Beginning in February 2013, sheriff’s deputies began serving the paperwork that the deputy had declined to do for years. But the well-liked deputy remained on the job, and records show that cash in an additional 22 cases totaling more than $50,000 disappeared between February and October 2013, when the scheme was finally uncovered, apparently by Draper.

A letter Chapman sent to Draper in December 2013 noted that a court order for $16,212 came to her in August 2013, and Draper found that the deputy had never deposited the money when it was seized, instead doing so that same day. Chapman reprimanded Draper for not reporting the incident up the chain of command, though the deputy’s narcotics lieutenant was aware of the situation and Draper “assumed it was being handled by command staff,” she said.

When a similar incident happened on Oct. 30, 2013, with $34,235 unaccounted for by the same deputy, Draper’s boss told her to go to command staff, which she did, according to Chapman’s letter. After a Loudoun blog revealed the embezzlement investigation, Chapman issued a news release saying the thefts were uncovered “immediately after Sheriff Chapman restructured units within the Criminal Investigations and Patrol Divisions,” which he had announced Oct. 11.

“Clearly it was the existing personnel that discovered it,” Noble said, adding that Chapman should have recognized the problem in February 2013 when the reason for the backlog was identified. Chapman said his commanders were trying to figure out a convoluted process and thought “it was more of a process issue than a theft issue.”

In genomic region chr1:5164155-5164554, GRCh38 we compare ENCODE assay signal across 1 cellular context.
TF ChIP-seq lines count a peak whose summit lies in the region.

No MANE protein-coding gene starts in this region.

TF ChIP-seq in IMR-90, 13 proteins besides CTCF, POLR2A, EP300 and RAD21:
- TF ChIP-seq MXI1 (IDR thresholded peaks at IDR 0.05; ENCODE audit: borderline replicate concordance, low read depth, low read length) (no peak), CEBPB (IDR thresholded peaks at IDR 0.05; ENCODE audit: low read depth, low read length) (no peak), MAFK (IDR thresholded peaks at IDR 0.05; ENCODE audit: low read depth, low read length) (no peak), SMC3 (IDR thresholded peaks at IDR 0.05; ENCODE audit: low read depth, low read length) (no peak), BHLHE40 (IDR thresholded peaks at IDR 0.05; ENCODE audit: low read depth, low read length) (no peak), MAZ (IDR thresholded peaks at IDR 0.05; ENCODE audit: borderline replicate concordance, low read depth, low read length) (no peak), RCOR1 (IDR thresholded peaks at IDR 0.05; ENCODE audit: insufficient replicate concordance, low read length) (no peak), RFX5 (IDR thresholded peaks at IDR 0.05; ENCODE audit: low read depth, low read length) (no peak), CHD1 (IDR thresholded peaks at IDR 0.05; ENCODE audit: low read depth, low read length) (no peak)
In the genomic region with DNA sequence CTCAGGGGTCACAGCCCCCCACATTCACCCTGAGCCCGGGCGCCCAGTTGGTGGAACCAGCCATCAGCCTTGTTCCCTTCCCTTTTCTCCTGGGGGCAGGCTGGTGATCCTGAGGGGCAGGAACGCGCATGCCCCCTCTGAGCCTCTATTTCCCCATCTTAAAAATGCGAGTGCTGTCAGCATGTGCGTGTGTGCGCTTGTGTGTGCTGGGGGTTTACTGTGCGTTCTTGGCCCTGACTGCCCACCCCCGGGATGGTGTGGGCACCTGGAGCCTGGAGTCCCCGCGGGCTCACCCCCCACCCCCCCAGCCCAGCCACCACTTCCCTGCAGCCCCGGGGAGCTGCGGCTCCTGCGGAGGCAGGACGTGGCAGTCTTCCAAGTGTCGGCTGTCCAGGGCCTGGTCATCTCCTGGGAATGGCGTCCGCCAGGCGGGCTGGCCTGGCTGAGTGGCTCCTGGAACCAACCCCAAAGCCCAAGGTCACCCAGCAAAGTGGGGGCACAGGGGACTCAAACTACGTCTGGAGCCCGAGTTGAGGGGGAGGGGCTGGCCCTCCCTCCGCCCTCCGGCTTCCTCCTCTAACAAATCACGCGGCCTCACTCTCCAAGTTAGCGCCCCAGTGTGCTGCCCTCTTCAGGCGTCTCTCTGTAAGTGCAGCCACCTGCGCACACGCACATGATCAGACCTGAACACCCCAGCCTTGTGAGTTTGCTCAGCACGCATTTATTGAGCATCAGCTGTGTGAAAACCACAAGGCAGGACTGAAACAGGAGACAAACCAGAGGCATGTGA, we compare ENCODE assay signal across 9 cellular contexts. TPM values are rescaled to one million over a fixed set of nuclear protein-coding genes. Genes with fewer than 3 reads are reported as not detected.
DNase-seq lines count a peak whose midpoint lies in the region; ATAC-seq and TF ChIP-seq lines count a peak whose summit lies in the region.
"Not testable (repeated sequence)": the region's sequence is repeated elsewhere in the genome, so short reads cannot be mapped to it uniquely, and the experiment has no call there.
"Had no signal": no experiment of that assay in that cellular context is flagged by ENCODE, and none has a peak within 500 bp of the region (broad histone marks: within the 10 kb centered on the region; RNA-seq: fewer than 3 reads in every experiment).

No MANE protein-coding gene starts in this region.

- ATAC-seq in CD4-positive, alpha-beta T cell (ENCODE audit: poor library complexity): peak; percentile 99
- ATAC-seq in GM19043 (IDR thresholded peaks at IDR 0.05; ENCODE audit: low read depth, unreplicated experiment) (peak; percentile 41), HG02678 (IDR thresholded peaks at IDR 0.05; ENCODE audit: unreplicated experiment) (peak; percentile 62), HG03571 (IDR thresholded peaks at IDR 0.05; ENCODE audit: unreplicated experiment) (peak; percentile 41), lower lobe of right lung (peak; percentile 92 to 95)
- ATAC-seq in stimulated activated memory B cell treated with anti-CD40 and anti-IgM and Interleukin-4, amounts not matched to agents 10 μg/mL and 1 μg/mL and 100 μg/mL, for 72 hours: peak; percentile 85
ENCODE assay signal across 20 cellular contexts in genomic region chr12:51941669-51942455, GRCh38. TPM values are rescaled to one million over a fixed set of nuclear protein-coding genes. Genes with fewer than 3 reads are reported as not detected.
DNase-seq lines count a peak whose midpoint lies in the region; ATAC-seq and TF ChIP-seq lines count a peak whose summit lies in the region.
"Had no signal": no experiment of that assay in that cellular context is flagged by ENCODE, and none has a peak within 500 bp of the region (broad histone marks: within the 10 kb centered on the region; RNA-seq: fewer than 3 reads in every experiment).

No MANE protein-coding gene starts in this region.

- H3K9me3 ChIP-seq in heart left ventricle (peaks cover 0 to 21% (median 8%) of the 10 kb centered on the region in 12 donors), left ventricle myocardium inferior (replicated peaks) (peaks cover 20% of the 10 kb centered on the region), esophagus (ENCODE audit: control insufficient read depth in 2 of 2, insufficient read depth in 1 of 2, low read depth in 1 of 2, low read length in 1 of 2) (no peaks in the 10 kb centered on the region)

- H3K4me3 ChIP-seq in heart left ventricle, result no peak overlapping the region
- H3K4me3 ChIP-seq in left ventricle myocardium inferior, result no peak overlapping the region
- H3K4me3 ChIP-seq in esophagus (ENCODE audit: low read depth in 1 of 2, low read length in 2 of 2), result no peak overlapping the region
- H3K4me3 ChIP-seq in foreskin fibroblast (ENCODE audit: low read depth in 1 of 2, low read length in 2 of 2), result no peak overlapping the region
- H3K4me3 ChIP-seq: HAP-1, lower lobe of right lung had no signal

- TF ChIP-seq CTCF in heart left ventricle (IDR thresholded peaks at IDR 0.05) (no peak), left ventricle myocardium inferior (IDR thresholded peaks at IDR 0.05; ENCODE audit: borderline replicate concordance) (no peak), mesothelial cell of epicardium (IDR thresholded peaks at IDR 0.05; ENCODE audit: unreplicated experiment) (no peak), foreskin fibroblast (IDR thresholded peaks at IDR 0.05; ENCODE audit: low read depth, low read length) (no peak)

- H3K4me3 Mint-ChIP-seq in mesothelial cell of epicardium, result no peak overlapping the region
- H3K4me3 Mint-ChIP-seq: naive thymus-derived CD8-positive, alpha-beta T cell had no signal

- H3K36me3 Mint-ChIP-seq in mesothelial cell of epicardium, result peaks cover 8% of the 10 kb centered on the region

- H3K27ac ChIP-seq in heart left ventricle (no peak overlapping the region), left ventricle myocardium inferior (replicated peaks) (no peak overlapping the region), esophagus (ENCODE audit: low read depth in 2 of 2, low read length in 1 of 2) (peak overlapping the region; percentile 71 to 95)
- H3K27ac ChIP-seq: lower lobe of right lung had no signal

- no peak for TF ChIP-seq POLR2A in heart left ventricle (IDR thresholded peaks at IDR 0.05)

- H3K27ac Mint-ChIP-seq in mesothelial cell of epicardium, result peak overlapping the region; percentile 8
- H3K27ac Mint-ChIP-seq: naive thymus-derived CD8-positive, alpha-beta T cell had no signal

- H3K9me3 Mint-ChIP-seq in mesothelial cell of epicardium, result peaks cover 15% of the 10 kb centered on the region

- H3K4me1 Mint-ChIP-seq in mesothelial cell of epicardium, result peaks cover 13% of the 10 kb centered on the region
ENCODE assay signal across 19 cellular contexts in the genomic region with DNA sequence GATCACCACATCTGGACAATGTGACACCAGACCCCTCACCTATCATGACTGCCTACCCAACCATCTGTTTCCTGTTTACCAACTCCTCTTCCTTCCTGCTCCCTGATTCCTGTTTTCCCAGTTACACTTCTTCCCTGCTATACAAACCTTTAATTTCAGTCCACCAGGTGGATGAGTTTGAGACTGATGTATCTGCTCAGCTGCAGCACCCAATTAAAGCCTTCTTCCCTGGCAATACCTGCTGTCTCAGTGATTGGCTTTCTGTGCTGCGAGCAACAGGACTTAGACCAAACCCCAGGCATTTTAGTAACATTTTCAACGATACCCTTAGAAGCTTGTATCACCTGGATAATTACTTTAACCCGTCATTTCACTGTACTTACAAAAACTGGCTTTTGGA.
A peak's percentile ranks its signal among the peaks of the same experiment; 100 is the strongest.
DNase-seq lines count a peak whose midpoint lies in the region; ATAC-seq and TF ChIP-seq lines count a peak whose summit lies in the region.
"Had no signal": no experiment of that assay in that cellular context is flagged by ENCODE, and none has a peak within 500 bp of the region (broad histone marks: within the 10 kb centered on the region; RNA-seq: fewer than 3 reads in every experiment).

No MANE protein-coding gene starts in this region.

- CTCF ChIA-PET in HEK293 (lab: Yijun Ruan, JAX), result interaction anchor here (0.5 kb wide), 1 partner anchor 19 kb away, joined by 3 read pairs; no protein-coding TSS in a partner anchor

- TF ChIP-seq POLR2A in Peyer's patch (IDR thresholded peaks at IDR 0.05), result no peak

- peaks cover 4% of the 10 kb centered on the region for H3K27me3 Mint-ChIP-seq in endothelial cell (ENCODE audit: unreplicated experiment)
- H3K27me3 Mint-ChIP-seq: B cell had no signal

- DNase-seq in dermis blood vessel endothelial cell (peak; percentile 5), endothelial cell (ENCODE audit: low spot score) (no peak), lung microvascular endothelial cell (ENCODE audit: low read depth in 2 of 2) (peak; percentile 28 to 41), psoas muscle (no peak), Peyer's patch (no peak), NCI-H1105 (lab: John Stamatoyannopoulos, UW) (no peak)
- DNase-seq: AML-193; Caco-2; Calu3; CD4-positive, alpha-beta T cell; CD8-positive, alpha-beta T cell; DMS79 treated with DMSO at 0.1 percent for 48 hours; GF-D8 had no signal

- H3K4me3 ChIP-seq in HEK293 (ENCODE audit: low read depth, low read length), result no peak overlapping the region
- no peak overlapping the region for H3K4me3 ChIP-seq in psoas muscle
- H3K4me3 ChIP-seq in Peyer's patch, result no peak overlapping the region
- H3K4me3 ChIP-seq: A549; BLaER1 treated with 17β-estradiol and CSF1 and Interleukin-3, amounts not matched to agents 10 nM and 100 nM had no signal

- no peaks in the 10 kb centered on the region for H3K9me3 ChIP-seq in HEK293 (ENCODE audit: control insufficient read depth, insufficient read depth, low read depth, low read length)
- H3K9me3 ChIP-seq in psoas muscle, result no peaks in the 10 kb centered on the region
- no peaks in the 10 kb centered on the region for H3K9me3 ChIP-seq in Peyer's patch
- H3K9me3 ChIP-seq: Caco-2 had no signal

He also thought Noble was involved in a scheme with another major to undermine him beginning soon after he took office in January 2012. But it wasn’t until August 2014, during an unrelated investigation, that he was shown e-mails written by Noble indicating that Noble was planning a run for sheriff.

“It was painful to see the e-mails and things he was accusing me of,” Chapman said.

Chapman dug further and found that Noble had been creating anonymous names and posting statements attacking the sheriff in the comments sections of articles on the Leesburg Today and Loudoun Times-Mirror Web sites. “Very juvenile and unprofessional and demeaning” comments, Chapman said.

Noble admitted writing the e-mails and online comments. “It wasn’t the best judgment,” he said, “but it was a reflection of my frustration with what he was doing to the agency.”